• [0065]
    Next in subroutine 310, a visual map is generated. After team information, issue information, and solution information is received or otherwise collected by the discovery map tool program module 102, the discovery map engine 204 processes the information stored in the database 126, and generates a visual map using the team, issue, and solution information. As shown in FIGS. 18-23, a sequence of webpages can prompt the user to provide sufficient information to the discovery map tool program module 102 for generating a visual map. A visual map is generally an arrangement of team information, issue information, and solution information that can be shared between a vendor and a customer via a network. For example, a visual map can be an electronic document including an issue tree, a tree data structure, a discovery map, or a flowchart diagram. The visual map can display a hierarchy of tactical and consequential pains and their relationship to key business requirements of the potential or existing customer.
  • [0066]
    Display of a visual map or a visual representation of relatively important relationships and issues associated with the vendor and/or customer in a tree data-type structure or a flowchart representation assists a vendor and/or customer in organizing, retrieving, and utilizing previously stored data or other information. Utilizing a visual map structure to analyze the interactions between a vendor and a customer, leads to a relatively effective and easy to use analysis tool to develop or otherwise confirm a vendor's understanding of a particular customer's needs for the vendor's products and services.
  • [0067]
    Next in subroutine 312, a collaboration session is initiated with a customer. When a visual map has been generated, the discovery map tool program module 102 initiates a collaboration session with a customer associated with the team information. Typically, the discovery map engine 204 coordinates with the system administration engine 200 to communicate with multiple users via the network 108. A collaboration session is generally an on-line and realtime meeting via a network between a vendor and a customer including a simultaneous viewing of the visual map. During the collaboration session, the discovery map tool program module 102 can prompt a user such as customer personnel to confirm previously input team, issue, and solution information, and to make changes to previously input information as needed. The discovery map tool program module 102 provides a visual map accessible via the Internet for a vendor and customer to view on an associated display screen.
  • [0068]
    For example; a user can view a visual map and associated information on one or more webpages provided by a discovery map tool program module 102. The webpages can be a series of webpages with queries to prompt a user to confirm and/or change previously input information displayed in one or more tabbed fields as illustrated in FIGS. 10-11.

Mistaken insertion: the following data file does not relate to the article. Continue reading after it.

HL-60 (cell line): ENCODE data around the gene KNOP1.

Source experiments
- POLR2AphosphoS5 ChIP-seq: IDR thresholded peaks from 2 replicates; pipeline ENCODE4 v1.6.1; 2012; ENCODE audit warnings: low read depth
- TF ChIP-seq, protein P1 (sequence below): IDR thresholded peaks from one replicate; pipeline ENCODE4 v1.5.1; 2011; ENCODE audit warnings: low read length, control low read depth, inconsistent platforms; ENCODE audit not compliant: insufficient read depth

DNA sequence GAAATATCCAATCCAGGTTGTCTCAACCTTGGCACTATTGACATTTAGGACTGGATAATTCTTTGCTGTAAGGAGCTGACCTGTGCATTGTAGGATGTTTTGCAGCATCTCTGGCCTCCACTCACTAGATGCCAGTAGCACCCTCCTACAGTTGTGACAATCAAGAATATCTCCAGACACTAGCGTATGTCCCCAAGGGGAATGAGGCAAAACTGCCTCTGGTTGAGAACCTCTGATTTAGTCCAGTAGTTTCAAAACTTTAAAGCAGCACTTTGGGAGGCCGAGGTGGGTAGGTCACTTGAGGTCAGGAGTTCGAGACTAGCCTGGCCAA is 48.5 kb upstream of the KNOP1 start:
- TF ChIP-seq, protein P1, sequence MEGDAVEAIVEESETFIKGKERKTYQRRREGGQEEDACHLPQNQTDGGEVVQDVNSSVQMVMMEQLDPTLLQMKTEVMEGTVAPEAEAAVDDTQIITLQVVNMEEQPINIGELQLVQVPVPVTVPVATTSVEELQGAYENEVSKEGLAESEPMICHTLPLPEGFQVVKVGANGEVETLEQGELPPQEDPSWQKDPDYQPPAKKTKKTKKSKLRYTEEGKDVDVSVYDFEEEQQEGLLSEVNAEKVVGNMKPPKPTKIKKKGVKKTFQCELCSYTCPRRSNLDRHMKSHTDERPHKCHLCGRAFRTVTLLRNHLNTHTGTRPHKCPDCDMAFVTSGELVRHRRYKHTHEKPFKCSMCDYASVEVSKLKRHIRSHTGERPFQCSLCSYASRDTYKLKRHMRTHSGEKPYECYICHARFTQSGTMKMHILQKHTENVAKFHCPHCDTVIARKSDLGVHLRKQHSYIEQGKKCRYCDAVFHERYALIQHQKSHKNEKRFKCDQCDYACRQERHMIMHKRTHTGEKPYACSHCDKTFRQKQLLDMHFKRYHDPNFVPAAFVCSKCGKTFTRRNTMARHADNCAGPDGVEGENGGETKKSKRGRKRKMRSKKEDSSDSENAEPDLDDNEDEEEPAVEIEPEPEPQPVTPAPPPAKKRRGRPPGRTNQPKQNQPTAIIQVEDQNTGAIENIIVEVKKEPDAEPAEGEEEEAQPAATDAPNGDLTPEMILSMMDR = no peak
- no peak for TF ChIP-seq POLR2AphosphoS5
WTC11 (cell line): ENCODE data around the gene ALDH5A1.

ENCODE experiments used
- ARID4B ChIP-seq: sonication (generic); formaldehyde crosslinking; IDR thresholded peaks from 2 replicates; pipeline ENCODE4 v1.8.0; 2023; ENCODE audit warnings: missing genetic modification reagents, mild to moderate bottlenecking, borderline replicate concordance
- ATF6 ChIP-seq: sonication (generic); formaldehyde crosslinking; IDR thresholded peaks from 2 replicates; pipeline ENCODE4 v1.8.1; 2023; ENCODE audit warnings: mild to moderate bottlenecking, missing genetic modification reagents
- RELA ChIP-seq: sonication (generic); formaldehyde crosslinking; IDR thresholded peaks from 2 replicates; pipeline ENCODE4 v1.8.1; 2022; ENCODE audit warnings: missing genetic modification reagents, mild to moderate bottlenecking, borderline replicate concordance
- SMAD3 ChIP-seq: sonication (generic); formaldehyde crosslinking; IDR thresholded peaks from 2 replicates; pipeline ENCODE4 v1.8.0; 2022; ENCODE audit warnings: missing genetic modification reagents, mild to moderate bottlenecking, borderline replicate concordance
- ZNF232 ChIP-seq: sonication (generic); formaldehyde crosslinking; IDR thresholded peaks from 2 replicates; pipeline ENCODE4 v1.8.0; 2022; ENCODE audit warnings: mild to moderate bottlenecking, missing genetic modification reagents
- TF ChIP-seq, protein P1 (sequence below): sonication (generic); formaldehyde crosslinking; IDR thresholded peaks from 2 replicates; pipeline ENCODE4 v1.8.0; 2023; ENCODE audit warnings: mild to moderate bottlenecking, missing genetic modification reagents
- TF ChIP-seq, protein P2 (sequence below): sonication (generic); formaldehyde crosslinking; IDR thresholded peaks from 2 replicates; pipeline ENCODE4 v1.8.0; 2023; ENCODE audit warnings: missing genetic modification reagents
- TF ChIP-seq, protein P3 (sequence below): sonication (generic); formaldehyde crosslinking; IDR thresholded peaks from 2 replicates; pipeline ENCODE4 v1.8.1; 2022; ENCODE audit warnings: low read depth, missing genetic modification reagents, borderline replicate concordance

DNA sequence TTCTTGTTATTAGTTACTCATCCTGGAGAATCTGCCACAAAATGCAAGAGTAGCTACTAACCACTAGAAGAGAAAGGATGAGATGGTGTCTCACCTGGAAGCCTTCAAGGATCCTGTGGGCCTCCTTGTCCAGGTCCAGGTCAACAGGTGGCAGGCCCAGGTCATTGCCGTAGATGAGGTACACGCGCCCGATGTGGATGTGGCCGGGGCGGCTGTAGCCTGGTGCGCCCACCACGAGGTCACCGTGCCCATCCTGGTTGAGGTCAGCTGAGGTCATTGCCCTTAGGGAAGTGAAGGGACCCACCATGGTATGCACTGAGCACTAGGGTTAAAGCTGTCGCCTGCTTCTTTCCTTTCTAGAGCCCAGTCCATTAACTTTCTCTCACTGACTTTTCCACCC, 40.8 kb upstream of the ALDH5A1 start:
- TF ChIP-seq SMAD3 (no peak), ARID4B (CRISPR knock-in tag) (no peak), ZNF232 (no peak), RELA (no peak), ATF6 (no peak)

• [0069]
    Multiple users associated with the vendor and/or the customer, or both, can join and participate in a collaboration session. Guest passes can be provided to users by the discovery map tool program module 102 to provide secure access to a website displaying the visual map and/or a webpage associated with the collaborative session. By establishing a collaborative session between a vendor and a customer, the collection and organization of customer and vendor data addresses needs of the vendor's sales organization, such as managing the vendor-customer relationship.
  • [0070]
    At decision block 314, a determination is made whether information is confirmed. Typically, the customer interacts with the user via the online collaboration to confirm information contained in the visual map. Furthermore, underlying team information, issue information, and solution information can be confirmed by the customer or the vendor. The customer can provide feedback or changes to information via verbal, written, or electronic communication with the user or vendor. Any modifications or new information is received by the discovery map engine 204 and transmitted to the database engine 202 for storage in the database 126. The discovery map engine 204 updates the visual map as needed. If a customer confirms previously input information, then the “YES” branch is followed to 316 and the method 300 ends.
  • [0071]
    Confirmation of customer issue information leads to relatively efficient collection of information such as a customer's key business requirements. This type of information can then be used to position the vendor's products and services in a way that gains favorable customer mindshare.
  • [0072]
    If the customer does not confirm information, then changes to the previously input information are needed, and the “NO” branch is followed to 304, in which the system collects additional information as needed. The method 300 continues until all information is confirmed by the customer and a final visual map with customer-confirmed information is generated.
  • [0073]
    [0073]FIG. 4 illustrates a flowchart of subroutine 310 of the method shown in FIG. 3. The subroutine 310 details a sequence of how to generate a visual map according to an embodiment of the invention.